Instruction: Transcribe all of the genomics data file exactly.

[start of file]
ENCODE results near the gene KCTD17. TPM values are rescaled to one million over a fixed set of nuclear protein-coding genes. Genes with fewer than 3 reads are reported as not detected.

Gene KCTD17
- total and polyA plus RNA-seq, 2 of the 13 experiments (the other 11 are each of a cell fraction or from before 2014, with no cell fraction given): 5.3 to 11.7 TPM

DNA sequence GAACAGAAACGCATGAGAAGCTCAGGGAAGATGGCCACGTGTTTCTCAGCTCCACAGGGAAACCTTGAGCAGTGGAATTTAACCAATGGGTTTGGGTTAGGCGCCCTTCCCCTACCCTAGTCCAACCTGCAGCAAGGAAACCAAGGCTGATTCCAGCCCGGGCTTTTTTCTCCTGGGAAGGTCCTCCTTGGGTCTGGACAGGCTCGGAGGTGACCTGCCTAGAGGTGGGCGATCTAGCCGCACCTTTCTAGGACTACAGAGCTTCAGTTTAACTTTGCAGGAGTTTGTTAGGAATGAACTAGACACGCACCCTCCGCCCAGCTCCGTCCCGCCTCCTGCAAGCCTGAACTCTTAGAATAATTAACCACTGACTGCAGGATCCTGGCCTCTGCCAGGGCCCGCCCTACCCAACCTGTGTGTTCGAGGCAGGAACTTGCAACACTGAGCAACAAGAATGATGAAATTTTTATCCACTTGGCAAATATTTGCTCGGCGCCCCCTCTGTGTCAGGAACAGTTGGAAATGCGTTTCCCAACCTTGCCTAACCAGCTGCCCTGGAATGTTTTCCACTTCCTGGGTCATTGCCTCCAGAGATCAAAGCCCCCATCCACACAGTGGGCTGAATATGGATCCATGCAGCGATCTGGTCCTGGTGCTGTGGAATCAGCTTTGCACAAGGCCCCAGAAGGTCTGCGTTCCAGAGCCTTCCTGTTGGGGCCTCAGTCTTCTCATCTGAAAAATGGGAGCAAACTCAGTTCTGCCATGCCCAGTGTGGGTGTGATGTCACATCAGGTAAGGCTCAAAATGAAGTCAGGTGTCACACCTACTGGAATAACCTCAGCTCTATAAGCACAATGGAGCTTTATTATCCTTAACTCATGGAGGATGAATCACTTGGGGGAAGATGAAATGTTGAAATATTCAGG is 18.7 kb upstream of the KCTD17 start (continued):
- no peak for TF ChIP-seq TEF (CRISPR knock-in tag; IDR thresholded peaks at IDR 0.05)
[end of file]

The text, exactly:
ENCODE results near the gene KCTD17. TPM values are rescaled to one million over a fixed set of nuclear protein-coding genes. Genes with fewer than 3 reads are reported as not detected.

Gene KCTD17
- total and polyA plus RNA-seq, 2 of the 13 experiments (the other 11 are each of a cell fraction or from before 2014, with no cell fraction given): 5.3 to 11.7 TPM

DNA sequence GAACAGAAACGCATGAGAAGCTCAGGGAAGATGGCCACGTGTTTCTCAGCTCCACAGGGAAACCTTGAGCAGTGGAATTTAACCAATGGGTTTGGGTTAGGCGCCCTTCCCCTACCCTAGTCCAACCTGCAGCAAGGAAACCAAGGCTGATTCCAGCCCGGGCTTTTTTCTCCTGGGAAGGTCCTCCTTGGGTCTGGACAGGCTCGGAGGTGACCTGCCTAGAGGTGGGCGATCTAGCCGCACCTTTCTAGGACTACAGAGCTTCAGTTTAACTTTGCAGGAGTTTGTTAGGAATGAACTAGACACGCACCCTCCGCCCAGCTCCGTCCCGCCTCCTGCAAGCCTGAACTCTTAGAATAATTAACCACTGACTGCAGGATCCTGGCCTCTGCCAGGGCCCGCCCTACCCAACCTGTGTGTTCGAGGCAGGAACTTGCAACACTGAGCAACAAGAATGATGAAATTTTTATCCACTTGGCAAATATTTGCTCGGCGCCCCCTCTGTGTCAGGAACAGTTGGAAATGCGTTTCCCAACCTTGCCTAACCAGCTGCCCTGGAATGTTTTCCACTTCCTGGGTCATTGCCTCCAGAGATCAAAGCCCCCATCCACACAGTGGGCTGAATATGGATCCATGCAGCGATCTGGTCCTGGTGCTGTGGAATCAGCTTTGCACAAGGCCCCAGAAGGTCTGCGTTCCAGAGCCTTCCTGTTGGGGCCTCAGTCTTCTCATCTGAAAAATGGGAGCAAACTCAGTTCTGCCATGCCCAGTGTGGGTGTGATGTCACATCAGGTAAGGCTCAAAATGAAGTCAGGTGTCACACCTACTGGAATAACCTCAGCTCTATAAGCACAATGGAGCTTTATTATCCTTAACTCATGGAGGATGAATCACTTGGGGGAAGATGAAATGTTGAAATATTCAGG is 18.7 kb upstream of the KCTD17 start (continued):
- no peak for TF ChIP-seq TEF (CRISPR knock-in tag; IDR thresholded peaks at IDR 0.05)